So I was digging through some of my old electronics and I came across a device I bought a while ago but never really played around with. It’s a blue DPSS laser that I bought for practically nothing on eBay (I think the seller didn’t quite know what he was selling — they’re typically expensive). It’s not very powerful, but it’s certainly an interesting device.
It seems to have been ripped out of some old lab equipment, as there are lots of clipped connections. Furthermore, the construction is really interesting. There was a lot of reworking of standard components. For example, this DB-9 connector was modified to have two extra lines come out of the back.
I fired it up. It had a 5 second delay before it turned on (I believe this is supposed to be a standard safety feature according to government regulations).
I also tested it out on my laser power meter. I’m not really sure how accurate this meter is because I’ve had problems with it in the past, but according to it, the laser is outputting around 5mW stably.
In an effort to make organizing my music collection suck less, I wrote a script to automate the process of converting my FLAC files to MP3s for when I want to listen to them with my MP3 player.
Previously, I had no way to do this in an automated way. My music collection changes rapidly, so I needed a way to convert FLACs that haven’t yet been converted (or have changed since the last conversion) to MP3s. The first step of this process is to decode the FLAC and then pipe that to an MP3 encoder.
Next, I had to extract as much tag information as I could out of the FLAC and convert it into ID3 tags. Finally, if there are image files in the directory containing the FLACs, the script automatically embeds those images into the MP3 file (and tries to determine what type of image they are).
It also has a configurable number of worker threads, so you can process the files in parallel. It keeps a database of hashed files in ~/.flacsync/db, so when you re-run it, it will only retranscode new or changed FLAC files.
You can find it here. It uses some Unix commands like find. It requires Python 2, Mutagen, FLAC, and LAME.
It’s Christmas break now, but since I basically can’t get off of my semester sleep schedule (i.e. no sleep), I’m designing random crap.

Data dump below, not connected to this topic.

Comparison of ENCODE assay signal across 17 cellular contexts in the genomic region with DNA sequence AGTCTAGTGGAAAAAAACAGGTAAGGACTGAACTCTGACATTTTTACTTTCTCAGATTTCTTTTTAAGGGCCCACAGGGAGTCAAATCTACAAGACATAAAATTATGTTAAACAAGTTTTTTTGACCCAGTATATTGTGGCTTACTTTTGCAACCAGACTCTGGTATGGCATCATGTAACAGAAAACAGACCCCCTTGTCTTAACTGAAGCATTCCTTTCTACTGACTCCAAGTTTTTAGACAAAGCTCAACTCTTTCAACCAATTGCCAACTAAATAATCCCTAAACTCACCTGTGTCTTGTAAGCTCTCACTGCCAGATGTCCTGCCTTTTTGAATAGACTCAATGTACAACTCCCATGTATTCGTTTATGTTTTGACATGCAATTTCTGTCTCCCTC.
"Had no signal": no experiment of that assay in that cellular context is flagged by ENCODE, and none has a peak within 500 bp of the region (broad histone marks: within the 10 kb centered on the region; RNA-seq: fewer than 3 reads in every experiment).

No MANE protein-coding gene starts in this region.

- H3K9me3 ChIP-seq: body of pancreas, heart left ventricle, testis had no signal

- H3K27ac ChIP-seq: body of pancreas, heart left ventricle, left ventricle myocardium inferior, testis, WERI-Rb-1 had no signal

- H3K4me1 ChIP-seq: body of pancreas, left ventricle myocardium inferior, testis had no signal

Here’s a simple little framework I built over the past two days. I love my Novation Launchpad controller. I’m working on a controller mapping for Mixxx that turns it into a useful sampler. So far, so good, but I’ve got some more work to do before it’s usable to other people and not just me.
But when I’m not DJing, it just sits there on my desk. A while back, I wrote a simple CPU meter using PyGame’s MIDI support. It was cute, but rather useless. So, over the past few days, I wrote a framework that would let me create applications for the controller. I’ve created a clock and a little drawing app so far. I want to add a CPU meter, enhance the clock, and possibly make a Game of Life or something. The possibilities abound!
You can find it on Github here!
If you want to make any plugins, fork it, make them, let me know, and I’ll merge them back into my branch.
Sadly, my final projects this year weren’t too successful, but I’m posting one of them anyways: scln. For 6.858, one of MIT’s two security classes, I decided to work on a hardware-based security project. Specifically, I was interested in how onion routing could be applied to mesh networks. Given the relatively small time window, I didn’t have a chance to work on some of the cooler problems of mesh networking, but I developed a sort of basic framework for my idea. Although the i2c started doing weird stuff, I’d like to continue the project at some point (maybe I’ll make a framework board so that I can plug in Atmega168s).
What if, in some futuristic world, you walked into a room that was filled with sensors and you used your phone (or whatever they have in the future) to interact with all those sensors. But, you don’t want other people to know what sensors you’re using and you don’t want malicious sensors to collect data about you. Onion routing would be a good solution to this problem. Just as Tor protects your anonymity by bouncing your network requests around a bunch of servers, wrapping them in a layer of encryption with each hop, I wanted something that would let me do the same for something like microcontrollers. So, I built scln (“scallion”), a demo framework for onion routing on Atmel AVR chips.
It’s kind of a stupid demo because the point of onion routing is that you shouldn’t be able to see every single node on the network. Right now, all of the nodes in my demo talk to each other over an i2c bus. But, once the firmware framework is done, it’s easy to switch the communication to wireless or something. The model of mesh networks is much more dense than the model that Tor expects, so there’s probably some interesting research about the probability of anonymity that lies there.
This might be cute to demo when I design a sensor network for my room. I’m looking into doing some interesting room automation (probably in the spring) that involves a lot of automatic gesture recognition to perform tasks.